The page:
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The steadfastness of a specification V's 'value engineering'

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The Built Environment

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value engineering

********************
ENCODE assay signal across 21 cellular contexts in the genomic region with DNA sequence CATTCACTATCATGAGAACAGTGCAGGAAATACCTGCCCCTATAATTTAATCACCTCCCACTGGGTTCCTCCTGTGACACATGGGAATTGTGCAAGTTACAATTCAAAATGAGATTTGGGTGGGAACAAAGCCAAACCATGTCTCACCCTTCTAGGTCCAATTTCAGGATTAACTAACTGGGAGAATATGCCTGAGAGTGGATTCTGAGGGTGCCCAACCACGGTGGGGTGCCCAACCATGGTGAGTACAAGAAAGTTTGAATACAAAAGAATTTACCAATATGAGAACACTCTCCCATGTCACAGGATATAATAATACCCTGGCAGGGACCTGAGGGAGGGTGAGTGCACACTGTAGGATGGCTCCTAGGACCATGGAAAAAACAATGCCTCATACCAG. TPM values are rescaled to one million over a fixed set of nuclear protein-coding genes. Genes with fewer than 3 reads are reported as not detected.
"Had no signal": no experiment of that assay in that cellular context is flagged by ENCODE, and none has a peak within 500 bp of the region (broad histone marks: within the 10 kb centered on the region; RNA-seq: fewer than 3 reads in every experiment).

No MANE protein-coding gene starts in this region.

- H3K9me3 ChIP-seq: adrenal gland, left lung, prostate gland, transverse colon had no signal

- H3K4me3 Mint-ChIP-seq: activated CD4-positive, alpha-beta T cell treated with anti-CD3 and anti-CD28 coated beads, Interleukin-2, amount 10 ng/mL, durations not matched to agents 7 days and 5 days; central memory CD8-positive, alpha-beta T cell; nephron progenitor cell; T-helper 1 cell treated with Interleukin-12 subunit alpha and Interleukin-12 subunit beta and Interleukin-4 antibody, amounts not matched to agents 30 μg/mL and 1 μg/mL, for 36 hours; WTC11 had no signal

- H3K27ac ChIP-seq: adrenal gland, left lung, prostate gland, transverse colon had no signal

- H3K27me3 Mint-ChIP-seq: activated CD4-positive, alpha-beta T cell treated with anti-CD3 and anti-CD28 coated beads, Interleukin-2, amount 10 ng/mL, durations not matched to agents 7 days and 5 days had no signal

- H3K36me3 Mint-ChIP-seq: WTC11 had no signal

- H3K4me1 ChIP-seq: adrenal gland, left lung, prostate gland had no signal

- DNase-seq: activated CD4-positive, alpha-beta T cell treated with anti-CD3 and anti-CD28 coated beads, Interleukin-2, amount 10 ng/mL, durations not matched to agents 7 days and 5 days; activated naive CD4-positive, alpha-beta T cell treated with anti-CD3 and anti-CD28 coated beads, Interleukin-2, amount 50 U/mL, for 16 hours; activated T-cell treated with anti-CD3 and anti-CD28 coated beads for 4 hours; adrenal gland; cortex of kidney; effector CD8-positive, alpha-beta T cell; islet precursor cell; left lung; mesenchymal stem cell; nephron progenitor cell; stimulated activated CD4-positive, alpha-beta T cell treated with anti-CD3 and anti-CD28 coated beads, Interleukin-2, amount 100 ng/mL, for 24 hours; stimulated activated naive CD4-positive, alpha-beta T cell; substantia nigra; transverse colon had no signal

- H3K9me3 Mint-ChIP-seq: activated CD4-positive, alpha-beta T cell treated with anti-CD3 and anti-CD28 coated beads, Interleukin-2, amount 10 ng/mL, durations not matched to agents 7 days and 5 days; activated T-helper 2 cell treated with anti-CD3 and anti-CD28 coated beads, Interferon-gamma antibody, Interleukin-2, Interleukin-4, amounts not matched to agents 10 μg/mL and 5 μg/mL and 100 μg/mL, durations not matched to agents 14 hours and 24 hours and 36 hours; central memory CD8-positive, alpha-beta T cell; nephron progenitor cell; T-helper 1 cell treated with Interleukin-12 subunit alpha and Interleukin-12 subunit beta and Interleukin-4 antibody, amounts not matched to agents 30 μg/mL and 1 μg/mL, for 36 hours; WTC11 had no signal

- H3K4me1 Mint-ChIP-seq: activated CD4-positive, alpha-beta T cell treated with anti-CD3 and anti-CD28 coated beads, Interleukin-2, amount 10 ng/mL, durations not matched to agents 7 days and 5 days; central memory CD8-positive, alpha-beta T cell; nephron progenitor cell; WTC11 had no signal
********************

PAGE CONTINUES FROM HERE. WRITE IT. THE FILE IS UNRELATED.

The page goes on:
(There is no evidence to substantiate any claims in this piece –it has been based on personal observations and opinions only) Apart from the client, who has the dream to undertake a construction project, it could be said that the most important link in the chain is the specifier/specification team – architect, interior designer, engineering design team or a main contractor’s design team.  This is the person or team of people who bring the concept to life, making an idea reality. After numerous years of training to qualify as a designer in the world of construction, these people have to take into consideration a huge range of factors which will affect the design and build of the project; relevant building regulations, materials and products to use, as well as ensuring they have all the necessary boxes ticked to pass relevant BREEAM and or EPC ratings and have health and safety covered. Essentially these people have to be superhuman! EPC and BREEAM logo image BREEAM & EPC All of these points are generally covered off in a specification or bill of quantities, outlining which materials, products and systems should be used for all aspects of the build; from the bricks right through to the type of door handles. Specifications used to be strong documents which were adhered to verbatim. If a manufacturer was specified – that was what was used with no substitutions. However, with manufacturing costs increasing, in part due to the rise in cost of imported goods – budgets are being exceeded and profit margins are being heavily squeezed. This has led to a rise in ‘value-engineering’, which can be seen as a necessity, as long as it doesn’t undermine the integrity of the specification of the whole building. Does this term alarm you? What is the ulterior motive and who is going to benefit from the money savings. A project we recently worked on saw us having to strip out another secondary glazing system to replace with ours. The original benefit sought was noise insulation; however the product used, was probably chosen due to price and could not provide the acoustic reduction levels required. This adds time to the programme of the project as well as added costs. If a brand name is not provided and just a general product name in the specification with little details on what it must achieve performance wise, then is the cheapest option used, which may not be fit for purpose? Even when a brand is specified, if ‘value-engineering’ needs to be carried out to bring the project costs in line with the overall budget, then sometimes an alternative is used. Poor quality secondary installation Poor quality secondary glazing unit and installation Over the last few years there has been devolution of responsibility to maintain and uphold building regulations such as the health and safety of a building as well as duty of care for the users/occupants. It has been spread amongst so many different organisations and areas, that it has become confusing and in some cases has led to nobody taking responsibility. This has been highlighted in the recent Grenfell Tower disaster. Could this tragedy have been avoided by a strong definite specification led by a trained, qualified specifier, which was adhered too? Could the use of an inappropriate material have been avoided if so? Value engineering may keep costs down – but it can undermine the use and safety of a building or space. What is clear is that the cheaper option can be very costly in the long run.